Heath Virgoe: the queer Gen-Z filmmaker of our dreams

Lifestyle Editor Rachel Cronin chats to the young director who’s making waves both home and away.


A 25-year-old filmmaker with a flavour for quirky, flirty, comic book queerness. Heath Virgoe’s short film Kitchen Sink Fantasy was featured at Scottish Queer International Film Festival in September and was just shown at Melbourne Queer Film Festival. The freshly graduated film student is part of Glasgow Film Festival’s mentorship programme, a 6-month scheme to help new filmmakers solidify themselves in the industry.

Heath Virgoe describes their film style as ‘comic book queer people’s struggles’. Drawing inspiration from Russel T Davies era Dr Who, their writing thrives in the weird and wonderful. Kitchen Sink Fantasy is an unapologetically Gen-Z fairytale that includes gender-swapping, magical quests and Fairy Godmothers. The short film displays a Scott Pilgrim Versus the World inspired sharpness that young queer audiences will love.

Virgoe’s short film is also partially inspired by Virginia Woolf’s Orlando, playing with gender and fantasy. ‘Gender can be playful,’ the director explains. ‘It’s shapeless and sort of hard to pin down. And yet we tried to pin it down so much.  Queer life can be really exciting, really heightened and really crazy, but also beautiful and happy, even when there are weird negative parts to it.’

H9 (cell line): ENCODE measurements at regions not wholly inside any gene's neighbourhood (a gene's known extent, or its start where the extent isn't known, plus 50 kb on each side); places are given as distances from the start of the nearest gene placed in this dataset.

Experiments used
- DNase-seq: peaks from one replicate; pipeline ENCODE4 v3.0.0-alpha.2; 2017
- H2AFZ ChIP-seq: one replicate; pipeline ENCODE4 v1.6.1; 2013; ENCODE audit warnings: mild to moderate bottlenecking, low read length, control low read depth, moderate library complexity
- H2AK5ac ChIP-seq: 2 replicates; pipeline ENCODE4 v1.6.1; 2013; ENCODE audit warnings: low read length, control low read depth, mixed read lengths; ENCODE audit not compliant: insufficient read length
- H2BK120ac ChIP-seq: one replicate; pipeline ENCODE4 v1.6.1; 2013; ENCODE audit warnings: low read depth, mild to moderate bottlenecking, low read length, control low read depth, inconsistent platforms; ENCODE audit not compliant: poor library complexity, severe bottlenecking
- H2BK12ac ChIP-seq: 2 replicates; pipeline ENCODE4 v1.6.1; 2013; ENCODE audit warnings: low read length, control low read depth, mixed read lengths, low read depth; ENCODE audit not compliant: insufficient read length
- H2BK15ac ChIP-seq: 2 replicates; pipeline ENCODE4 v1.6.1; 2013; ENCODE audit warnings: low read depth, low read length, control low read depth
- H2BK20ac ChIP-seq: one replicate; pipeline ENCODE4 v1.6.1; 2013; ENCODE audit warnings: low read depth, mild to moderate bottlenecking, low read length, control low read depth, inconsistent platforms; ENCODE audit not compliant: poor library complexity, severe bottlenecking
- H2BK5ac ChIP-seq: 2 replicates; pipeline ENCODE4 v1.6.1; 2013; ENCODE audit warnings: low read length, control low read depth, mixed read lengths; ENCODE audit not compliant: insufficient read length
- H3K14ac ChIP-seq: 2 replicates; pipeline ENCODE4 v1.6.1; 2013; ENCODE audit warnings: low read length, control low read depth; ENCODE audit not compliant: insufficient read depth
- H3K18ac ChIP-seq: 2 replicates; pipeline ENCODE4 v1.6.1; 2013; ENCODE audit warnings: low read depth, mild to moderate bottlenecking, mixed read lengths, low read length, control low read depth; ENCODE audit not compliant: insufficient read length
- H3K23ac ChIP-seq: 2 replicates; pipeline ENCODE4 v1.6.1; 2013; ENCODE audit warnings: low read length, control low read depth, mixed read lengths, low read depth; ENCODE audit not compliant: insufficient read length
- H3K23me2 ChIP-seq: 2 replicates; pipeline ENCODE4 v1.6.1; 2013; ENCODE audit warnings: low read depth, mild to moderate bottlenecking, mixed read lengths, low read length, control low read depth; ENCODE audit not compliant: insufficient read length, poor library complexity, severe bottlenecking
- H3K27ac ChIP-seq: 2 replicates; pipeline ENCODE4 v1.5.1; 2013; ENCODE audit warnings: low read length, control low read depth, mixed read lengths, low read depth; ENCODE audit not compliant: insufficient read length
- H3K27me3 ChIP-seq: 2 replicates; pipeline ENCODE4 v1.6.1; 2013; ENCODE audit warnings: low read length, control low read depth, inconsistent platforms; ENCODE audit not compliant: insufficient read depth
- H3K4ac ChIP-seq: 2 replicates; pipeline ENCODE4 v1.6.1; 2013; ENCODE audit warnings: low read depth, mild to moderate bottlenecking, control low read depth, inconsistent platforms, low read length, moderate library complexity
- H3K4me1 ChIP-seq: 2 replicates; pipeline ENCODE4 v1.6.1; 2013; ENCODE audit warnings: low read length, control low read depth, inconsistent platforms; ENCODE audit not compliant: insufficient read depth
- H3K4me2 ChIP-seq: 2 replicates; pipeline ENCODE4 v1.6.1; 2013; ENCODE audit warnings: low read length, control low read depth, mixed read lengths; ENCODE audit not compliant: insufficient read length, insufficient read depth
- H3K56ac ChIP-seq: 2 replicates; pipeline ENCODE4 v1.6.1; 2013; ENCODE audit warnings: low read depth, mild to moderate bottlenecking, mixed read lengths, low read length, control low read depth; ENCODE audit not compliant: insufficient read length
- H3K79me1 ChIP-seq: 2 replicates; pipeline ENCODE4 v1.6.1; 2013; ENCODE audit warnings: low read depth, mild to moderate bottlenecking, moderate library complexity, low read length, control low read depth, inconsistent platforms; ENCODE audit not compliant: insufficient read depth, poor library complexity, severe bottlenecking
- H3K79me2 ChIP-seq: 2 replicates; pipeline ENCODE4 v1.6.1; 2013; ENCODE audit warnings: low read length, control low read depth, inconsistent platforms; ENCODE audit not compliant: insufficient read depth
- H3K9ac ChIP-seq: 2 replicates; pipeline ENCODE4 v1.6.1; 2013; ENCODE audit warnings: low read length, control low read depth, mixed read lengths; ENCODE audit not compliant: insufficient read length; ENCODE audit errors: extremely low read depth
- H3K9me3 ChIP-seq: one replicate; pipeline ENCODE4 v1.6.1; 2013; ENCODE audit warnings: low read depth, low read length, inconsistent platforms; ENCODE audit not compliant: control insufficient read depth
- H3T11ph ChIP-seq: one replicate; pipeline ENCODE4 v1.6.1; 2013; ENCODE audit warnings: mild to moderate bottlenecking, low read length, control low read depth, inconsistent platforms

Virgoe introduces fantasy elements to address societal taboos and uncomfortable truths- it’s hard to care about your sexuality crisis when you’re staring an alien in the face. ‘There’s like, aliens suddenly, and these things that are going on underneath the surface, these things that you wouldn’t normally talk about, are things that can be spoken about. They don’t seem as ridiculous when they’re in the face of something even more ridiculous.’

Virgoe hopes the GFF mentorship scheme will improve their confidence and help them find further footing in the industry. ‘One big focus for me is learning what it’s like to work as like a creative soul. I think there’s a lot of impostor syndrome going on’, they continue. ‘I try to sort of fight through it’. Their advice to aspiring young filmmakers is to roll with the punches. ‘It’s a game of endurance, in that you have to be passionate. It’s about not giving in when you get rejections or things don’t quite go your way.’